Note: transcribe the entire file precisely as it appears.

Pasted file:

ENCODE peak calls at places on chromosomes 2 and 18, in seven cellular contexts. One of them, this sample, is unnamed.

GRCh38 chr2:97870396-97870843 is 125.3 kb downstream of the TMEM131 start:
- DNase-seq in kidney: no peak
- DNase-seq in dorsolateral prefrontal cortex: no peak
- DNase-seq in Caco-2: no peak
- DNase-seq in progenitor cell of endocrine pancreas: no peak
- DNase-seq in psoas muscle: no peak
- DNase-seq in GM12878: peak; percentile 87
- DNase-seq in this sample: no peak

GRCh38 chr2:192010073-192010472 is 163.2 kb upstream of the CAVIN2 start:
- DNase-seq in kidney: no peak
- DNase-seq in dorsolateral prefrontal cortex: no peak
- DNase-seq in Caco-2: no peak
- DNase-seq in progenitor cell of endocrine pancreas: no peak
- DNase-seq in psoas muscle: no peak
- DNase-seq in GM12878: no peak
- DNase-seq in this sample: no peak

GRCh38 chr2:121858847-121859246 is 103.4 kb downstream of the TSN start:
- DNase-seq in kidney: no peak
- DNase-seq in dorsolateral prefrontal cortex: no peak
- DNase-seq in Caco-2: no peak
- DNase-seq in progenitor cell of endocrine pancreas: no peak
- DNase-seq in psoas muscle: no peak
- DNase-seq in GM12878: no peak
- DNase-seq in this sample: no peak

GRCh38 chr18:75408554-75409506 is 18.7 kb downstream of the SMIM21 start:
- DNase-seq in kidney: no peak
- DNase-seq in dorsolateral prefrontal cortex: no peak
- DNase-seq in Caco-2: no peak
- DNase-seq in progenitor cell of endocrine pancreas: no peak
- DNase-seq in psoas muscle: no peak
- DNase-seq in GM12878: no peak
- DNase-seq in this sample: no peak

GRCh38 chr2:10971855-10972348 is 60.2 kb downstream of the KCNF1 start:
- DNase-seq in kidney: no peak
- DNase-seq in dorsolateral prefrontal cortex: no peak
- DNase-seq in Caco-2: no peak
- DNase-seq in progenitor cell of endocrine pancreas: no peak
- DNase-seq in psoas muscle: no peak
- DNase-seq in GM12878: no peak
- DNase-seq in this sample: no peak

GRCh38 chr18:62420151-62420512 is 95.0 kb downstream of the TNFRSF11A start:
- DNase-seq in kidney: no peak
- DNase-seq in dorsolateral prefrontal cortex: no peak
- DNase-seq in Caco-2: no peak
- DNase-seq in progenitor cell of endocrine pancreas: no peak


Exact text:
ENCODE peak calls at places on chromosomes 2 and 18, in seven cellular contexts. One of them, this sample, is unnamed.

GRCh38 chr2:97870396-97870843 is 125.3 kb downstream of the TMEM131 start:
- DNase-seq in kidney: no peak
- DNase-seq in dorsolateral prefrontal cortex: no peak
- DNase-seq in Caco-2: no peak
- DNase-seq in progenitor cell of endocrine pancreas: no peak
- DNase-seq in psoas muscle: no peak
- DNase-seq in GM12878: peak; percentile 87
- DNase-seq in this sample: no peak

GRCh38 chr2:192010073-192010472 is 163.2 kb upstream of the CAVIN2 start:
- DNase-seq in kidney: no peak
- DNase-seq in dorsolateral prefrontal cortex: no peak
- DNase-seq in Caco-2: no peak
- DNase-seq in progenitor cell of endocrine pancreas: no peak
- DNase-seq in psoas muscle: no peak
- DNase-seq in GM12878: no peak
- DNase-seq in this sample: no peak

GRCh38 chr2:121858847-121859246 is 103.4 kb downstream of the TSN start:
- DNase-seq in kidney: no peak
- DNase-seq in dorsolateral prefrontal cortex: no peak
- DNase-seq in Caco-2: no peak
- DNase-seq in progenitor cell of endocrine pancreas: no peak
- DNase-seq in psoas muscle: no peak
- DNase-seq in GM12878: no peak
- DNase-seq in this sample: no peak

GRCh38 chr18:75408554-75409506 is 18.7 kb downstream of the SMIM21 start:
- DNase-seq in kidney: no peak
- DNase-seq in dorsolateral prefrontal cortex: no peak
- DNase-seq in Caco-2: no peak
- DNase-seq in progenitor cell of endocrine pancreas: no peak
- DNase-seq in psoas muscle: no peak
- DNase-seq in GM12878: no peak
- DNase-seq in this sample: no peak

GRCh38 chr2:10971855-10972348 is 60.2 kb downstream of the KCNF1 start:
- DNase-seq in kidney: no peak
- DNase-seq in dorsolateral prefrontal cortex: no peak
- DNase-seq in Caco-2: no peak
- DNase-seq in progenitor cell of endocrine pancreas: no peak
- DNase-seq in psoas muscle: no peak
- DNase-seq in GM12878: no peak
- DNase-seq in this sample: no peak

GRCh38 chr18:62420151-62420512 is 95.0 kb downstream of the TNFRSF11A start:
- DNase-seq in kidney: no peak
- DNase-seq in dorsolateral prefrontal cortex: no peak
- DNase-seq in Caco-2: no peak
- DNase-seq in progenitor cell of endocrine pancreas: no peak